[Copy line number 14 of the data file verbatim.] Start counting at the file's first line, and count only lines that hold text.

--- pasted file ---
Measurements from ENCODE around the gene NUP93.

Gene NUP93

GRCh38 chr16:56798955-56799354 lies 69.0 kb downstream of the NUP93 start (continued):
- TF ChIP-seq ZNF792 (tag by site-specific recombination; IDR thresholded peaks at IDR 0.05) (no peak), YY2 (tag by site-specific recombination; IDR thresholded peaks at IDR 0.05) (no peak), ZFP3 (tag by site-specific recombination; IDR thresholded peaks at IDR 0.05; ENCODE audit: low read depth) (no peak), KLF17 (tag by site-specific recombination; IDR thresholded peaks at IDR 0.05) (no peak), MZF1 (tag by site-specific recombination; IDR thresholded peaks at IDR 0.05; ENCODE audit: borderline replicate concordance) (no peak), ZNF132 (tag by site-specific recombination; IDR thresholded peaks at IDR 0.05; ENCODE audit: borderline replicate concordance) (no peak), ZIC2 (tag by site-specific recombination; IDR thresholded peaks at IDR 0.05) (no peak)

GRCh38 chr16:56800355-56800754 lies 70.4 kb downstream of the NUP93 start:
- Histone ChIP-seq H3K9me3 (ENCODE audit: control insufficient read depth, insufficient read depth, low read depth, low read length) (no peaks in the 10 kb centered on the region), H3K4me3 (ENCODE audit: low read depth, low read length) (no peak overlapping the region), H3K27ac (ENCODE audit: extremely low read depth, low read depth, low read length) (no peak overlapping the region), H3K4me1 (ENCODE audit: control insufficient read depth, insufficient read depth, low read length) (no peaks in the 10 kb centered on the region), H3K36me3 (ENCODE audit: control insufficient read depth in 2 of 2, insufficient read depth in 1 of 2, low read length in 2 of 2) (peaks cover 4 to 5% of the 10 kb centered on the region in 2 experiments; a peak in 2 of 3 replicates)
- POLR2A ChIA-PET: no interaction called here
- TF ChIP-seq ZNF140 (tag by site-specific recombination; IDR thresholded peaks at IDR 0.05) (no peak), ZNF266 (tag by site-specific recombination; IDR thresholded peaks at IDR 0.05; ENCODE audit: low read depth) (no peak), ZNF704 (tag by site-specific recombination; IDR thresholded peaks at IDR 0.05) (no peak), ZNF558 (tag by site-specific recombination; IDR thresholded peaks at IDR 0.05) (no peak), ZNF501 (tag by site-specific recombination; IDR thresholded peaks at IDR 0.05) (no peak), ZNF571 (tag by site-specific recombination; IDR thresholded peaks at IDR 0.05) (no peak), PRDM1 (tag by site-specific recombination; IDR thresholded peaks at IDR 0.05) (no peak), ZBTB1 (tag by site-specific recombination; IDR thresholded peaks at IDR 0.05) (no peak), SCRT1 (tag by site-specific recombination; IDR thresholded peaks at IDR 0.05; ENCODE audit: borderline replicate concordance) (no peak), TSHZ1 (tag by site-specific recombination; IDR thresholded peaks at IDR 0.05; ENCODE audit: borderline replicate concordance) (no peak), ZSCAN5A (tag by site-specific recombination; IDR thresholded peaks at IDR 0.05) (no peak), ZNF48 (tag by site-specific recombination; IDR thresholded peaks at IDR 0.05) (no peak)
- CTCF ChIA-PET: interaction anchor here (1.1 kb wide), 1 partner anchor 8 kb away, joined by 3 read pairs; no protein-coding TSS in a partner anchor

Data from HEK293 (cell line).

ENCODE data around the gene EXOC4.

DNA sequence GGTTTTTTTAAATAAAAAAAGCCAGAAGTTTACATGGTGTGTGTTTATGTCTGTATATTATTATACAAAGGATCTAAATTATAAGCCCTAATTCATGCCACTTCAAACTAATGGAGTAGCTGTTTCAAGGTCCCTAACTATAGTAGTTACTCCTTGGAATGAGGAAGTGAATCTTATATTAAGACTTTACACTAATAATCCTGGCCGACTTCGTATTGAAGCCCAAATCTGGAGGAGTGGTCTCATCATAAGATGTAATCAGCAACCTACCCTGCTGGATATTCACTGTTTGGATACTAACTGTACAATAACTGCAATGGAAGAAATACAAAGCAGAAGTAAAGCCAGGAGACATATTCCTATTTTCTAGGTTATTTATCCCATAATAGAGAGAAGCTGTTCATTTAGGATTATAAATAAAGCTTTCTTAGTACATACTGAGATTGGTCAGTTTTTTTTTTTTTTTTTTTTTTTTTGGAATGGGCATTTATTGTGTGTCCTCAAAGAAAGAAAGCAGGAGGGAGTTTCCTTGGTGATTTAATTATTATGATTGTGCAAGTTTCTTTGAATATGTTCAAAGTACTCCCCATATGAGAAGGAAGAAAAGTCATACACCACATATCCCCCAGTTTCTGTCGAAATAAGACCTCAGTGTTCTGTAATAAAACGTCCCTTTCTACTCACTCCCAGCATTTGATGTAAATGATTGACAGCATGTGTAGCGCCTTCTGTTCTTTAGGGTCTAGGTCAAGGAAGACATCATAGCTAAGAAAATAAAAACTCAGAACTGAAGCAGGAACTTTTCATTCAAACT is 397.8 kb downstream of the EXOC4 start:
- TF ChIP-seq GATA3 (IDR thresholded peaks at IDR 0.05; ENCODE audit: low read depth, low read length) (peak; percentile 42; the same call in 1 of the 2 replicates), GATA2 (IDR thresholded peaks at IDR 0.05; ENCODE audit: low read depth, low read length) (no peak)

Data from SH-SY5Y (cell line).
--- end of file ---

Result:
Data from SH-SY5Y (cell line).